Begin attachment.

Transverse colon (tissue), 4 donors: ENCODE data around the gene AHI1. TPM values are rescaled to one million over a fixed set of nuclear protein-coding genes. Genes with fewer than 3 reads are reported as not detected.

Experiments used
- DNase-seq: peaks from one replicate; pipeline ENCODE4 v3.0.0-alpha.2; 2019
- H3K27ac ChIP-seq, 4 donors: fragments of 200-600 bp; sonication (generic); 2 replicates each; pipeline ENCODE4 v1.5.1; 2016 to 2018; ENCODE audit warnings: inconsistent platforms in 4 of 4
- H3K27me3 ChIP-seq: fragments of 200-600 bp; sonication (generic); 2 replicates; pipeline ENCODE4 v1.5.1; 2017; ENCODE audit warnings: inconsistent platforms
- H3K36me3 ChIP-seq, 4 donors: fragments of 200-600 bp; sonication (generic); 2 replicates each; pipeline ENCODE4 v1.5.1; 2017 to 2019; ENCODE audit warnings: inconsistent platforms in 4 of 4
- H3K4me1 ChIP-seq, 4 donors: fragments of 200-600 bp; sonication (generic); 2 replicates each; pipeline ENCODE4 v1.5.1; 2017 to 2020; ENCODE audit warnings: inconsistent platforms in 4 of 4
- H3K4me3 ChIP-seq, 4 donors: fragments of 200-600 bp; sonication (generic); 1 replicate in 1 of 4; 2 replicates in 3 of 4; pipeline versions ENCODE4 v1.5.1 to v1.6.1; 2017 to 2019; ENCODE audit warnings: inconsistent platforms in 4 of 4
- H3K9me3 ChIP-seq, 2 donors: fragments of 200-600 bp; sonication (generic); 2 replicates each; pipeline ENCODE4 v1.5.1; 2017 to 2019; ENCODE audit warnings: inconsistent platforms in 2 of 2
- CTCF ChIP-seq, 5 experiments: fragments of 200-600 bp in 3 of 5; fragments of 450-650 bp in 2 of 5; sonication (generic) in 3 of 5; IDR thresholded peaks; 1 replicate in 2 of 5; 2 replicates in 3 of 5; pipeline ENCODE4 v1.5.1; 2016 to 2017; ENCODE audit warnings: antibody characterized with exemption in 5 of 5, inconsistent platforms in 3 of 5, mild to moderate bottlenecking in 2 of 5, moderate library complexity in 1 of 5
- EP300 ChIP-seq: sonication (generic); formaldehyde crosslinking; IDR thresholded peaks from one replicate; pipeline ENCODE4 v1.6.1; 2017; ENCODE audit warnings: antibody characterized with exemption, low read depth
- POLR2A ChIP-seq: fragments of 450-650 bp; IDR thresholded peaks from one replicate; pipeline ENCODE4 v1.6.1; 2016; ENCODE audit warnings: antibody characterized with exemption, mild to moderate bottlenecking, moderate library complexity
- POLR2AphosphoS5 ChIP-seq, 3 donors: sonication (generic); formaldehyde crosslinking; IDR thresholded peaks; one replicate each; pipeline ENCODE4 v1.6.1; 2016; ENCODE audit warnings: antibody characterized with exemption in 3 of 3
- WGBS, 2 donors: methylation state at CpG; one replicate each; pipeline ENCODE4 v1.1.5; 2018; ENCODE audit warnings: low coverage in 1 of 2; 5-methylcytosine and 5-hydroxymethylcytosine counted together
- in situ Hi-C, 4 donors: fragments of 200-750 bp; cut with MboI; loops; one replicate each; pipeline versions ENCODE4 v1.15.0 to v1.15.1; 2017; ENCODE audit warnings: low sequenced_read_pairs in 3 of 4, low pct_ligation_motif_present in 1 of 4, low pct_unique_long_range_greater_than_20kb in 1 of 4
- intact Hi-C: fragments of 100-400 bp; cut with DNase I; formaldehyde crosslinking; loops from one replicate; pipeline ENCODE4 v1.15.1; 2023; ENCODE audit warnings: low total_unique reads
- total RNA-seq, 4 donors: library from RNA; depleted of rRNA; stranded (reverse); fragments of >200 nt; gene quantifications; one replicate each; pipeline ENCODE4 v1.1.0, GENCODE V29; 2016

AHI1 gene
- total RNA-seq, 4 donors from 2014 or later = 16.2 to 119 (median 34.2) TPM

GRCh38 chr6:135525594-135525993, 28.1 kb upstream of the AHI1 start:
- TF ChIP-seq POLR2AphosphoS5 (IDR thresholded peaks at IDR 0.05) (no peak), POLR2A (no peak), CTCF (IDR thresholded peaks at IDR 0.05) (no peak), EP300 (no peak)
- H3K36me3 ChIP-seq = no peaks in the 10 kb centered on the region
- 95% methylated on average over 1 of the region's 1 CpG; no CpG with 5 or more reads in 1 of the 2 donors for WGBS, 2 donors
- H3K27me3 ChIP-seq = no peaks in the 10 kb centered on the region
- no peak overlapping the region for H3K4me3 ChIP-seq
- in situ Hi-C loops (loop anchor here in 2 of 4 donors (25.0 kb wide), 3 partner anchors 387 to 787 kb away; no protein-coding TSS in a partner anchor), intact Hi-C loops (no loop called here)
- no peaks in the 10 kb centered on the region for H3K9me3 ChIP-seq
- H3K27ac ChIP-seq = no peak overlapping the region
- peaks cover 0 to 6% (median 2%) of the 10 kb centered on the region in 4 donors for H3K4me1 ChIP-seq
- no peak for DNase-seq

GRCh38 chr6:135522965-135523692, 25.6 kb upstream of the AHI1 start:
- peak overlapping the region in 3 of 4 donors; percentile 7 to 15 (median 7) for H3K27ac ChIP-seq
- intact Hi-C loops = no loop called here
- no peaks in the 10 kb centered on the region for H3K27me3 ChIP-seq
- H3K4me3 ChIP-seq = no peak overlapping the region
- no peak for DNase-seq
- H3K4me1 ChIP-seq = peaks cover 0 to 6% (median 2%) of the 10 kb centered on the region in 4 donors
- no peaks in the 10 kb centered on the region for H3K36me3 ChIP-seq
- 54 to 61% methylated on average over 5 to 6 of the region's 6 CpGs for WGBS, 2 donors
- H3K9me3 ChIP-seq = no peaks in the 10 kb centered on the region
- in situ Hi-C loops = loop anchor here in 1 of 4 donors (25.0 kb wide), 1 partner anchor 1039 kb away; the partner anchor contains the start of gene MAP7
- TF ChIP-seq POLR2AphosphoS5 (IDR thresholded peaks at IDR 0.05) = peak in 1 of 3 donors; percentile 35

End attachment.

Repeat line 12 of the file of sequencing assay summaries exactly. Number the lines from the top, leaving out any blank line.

- POLR2A ChIP-seq: fragments of 450-650 bp; IDR thresholded peaks from one replicate; pipeline ENCODE4 v1.6.1; 2016; ENCODE audit warnings: antibody characterized with exemption, mild to moderate bottlenecking, moderate library complexity